Saturday, February 06, 1999

Coles returns to Western with gifts


Coach goes back to scene of cardiac arrest

BY JOHN FAY
The Cincinnati Enquirer

coles
When Charlie Coles was released from the hospital March 8, he gave an autographed basketball to Dr. Mark Loehrke, who helped save him.
| ZOOM |
        Charlie Coles comes to Kalamazoo, Mich., bearing gifts. He went shopping at the Miami University bookstore for hats, T-shirts and other tokens of appreciation for 10 people.

        “They saved my life,” said Coles, the Miami coach.

        He and his team return to Western Michigan's University Arena today. It is the place where on Feb. 28 of last year Coles died.

        His heart stopped while he was coaching the RedHawks in the first round of the Mid-American Conference Tournament. (Story). Today when the RedHawks take on Western at 2 p.m., it will be the 256th time Coles has taken the floor as a head coach. He's been involved in many other games as a player and assistant coach, but this will be different.

        “It will be one of the most difficult things I've done,” Coles said. “I'm so thankful to those people. I owe them my life.”

MIAMI at W. MICHIGAN
• When: 2 p.m. today
• Where: University Arena (5,800), Kalamazoo, Mich.
• Records: MU 16-4 (11-1 in MAC), WMU (10-11, 5-8)
• Radio: WCKY-AM (1360), WMOH-AM (1450), WFMG-FM (101.3)
BY THE NUMBERS
• 4: Number of Miami's remaining six games that are on the road
• 27: Number of consecutive games Wally Szczerbiak has second in double figures
.420: Percentage opponents are shooting from the floor against Miami
        The players who saw the drama will be affected as well.

        “It's going to be very emotional,” Miami star Wally Szczerbiak said. “We know what he went through.”

        The gifts Coles is bringing are for the five doctors who

        treated him at the scene and the five nurses who took care of him while he was in intensive care at Bronson Methodist Hospital.

        Coles wife, Delores, is making a rare road trip to express her thanks.

        “It was harder for her,” Coles said. “I didn't know what was going on.”

        Coles is also grateful to Western coach Bob Donewald, who visited Coles every day in the hospital.

        “That's something he didn't have to do,” said Coles, whose team beat Western that day. “I feel like he's part of the family now.”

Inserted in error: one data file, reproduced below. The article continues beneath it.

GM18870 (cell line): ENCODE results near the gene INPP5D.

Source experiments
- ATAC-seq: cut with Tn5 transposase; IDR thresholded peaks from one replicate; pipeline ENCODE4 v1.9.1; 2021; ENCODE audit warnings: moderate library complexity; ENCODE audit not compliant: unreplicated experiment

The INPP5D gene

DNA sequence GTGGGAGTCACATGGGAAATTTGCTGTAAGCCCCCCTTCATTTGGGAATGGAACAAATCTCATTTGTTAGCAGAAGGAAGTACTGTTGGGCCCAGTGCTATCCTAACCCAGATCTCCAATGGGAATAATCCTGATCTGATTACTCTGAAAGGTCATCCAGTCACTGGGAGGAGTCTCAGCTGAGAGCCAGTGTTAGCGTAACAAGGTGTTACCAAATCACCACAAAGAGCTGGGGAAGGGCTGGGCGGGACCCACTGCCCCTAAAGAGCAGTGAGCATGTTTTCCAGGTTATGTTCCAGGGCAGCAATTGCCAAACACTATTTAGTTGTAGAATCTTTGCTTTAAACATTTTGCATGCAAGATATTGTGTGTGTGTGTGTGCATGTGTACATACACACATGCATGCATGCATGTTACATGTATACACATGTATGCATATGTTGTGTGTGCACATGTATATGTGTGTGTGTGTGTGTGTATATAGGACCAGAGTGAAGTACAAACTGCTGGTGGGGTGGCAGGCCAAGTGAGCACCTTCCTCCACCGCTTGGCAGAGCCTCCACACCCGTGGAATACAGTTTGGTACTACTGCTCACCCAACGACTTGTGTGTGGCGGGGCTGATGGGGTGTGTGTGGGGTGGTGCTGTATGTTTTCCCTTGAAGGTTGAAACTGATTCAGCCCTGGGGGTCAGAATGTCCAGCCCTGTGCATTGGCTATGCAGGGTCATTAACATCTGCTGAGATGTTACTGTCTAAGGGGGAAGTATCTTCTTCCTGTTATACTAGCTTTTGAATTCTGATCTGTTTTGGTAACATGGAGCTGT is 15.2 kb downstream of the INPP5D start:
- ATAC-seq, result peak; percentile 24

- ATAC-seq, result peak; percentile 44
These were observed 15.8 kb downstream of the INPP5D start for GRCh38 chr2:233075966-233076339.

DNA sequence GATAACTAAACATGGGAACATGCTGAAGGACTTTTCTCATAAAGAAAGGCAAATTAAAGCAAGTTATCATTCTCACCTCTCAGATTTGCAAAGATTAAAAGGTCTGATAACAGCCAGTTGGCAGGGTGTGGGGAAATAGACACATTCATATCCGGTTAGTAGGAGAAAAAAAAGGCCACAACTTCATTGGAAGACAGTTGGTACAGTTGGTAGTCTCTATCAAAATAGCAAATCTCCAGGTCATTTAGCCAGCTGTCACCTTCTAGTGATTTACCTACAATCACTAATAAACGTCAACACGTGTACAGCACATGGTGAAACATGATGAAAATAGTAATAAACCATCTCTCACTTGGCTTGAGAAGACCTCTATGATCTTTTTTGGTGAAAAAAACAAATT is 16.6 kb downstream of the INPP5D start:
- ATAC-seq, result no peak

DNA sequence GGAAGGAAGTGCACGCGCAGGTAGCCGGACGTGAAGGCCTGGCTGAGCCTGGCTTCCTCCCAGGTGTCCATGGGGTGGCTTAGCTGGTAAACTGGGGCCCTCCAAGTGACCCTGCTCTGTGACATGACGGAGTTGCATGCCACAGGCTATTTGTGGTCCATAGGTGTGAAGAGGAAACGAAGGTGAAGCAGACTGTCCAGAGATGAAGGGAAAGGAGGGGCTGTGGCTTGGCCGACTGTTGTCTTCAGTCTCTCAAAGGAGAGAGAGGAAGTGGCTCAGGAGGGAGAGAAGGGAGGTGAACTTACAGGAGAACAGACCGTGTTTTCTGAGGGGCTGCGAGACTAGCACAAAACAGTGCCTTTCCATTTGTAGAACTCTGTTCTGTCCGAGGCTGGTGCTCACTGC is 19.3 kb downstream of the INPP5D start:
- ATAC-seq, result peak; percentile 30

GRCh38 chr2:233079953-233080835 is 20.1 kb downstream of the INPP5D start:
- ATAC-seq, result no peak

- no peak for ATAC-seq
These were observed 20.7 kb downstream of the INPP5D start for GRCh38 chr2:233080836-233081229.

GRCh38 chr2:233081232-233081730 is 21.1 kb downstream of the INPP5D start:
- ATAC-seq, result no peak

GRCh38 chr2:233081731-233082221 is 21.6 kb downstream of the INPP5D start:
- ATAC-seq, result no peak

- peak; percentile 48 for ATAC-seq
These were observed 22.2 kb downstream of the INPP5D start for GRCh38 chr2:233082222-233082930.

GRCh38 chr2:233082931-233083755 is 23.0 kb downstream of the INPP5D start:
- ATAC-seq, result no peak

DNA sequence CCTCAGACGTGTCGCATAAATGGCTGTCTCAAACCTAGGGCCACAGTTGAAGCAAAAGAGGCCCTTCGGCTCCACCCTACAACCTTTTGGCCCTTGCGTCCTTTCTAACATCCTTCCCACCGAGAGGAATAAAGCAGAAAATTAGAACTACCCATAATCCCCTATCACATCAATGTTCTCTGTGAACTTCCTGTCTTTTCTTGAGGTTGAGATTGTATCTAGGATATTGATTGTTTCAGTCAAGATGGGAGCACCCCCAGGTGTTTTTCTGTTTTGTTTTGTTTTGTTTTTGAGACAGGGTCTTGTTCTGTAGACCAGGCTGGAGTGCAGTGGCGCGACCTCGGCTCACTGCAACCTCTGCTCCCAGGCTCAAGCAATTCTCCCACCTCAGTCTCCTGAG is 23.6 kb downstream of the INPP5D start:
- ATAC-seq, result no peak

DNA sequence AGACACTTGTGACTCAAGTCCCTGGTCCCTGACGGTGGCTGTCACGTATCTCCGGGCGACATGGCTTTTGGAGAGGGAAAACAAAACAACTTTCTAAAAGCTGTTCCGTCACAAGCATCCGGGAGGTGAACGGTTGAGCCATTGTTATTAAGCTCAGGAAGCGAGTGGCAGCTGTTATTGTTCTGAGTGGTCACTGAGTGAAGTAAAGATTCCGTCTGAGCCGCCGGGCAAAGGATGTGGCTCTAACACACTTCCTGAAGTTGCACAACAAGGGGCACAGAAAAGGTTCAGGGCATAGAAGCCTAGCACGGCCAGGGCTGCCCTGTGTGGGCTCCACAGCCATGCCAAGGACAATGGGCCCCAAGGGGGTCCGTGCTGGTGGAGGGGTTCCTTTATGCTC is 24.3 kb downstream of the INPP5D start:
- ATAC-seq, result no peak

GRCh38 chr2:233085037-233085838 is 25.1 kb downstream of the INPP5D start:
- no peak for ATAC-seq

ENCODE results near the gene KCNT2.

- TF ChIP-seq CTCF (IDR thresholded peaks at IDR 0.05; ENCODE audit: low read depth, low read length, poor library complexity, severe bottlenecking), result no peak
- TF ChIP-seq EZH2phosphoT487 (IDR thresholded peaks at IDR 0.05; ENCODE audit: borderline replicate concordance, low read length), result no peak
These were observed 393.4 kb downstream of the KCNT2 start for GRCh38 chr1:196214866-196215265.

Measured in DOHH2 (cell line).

Coles always finds the light side of everything:

        “I owe them my life, but I don't owe them a win.

        “The good thing about all this is one of the doctors who beat me back to life has a 6-10 son. I checked with my people at Michigan State, and the kid can really play. They've been telling me doc really likes me. So if I stagger a little, you know what I'm up to.”

        That's typical Coles.

        But what happened to him last year profoundly affected him. He's tried — and failed — to be calmer on the sidelines.

        “I'd like to be calmer,” he said. “But it's tough to do unless you're winning by 20 points. But when I'm up too much it is distracting to every one.”

        His sideline antics have caused alarm at times. He wasn't looking forward to facing Delores on Monday night after the Toledo game.

        “She told me I was really bad,” he said. “but it's hard with the way the game is played today. There are so many ups and downs, with the three-point shot and the 35-second clock.

        “But I'm trying.”

        Coles has had a clean bill of health since the incident.

        “I had a checkup the other day,” he said. “It was just a regularly scheduled one. But I feel great. I don't think that much about what happened to me.

        “I'm thinking more about the Western Michigan Broncos than I am about what happened to me.”

        Coles said he will have trouble controling his emotions today.

        “It's going to be tough,” he said. “I couldn't believe the support I got from those people.”

        Miami (16-4, 11-1 in the MAC) is in the thick of the conference race. And the RedHawks have lived up to their billing as Coles' best team ever.

        A loss to Western (10-11, 5-8), whom Miami beat at home 80-62 earlier this season, would be a setback. Coles said when he made the decision to come back that he wasn't going to do it halfway.



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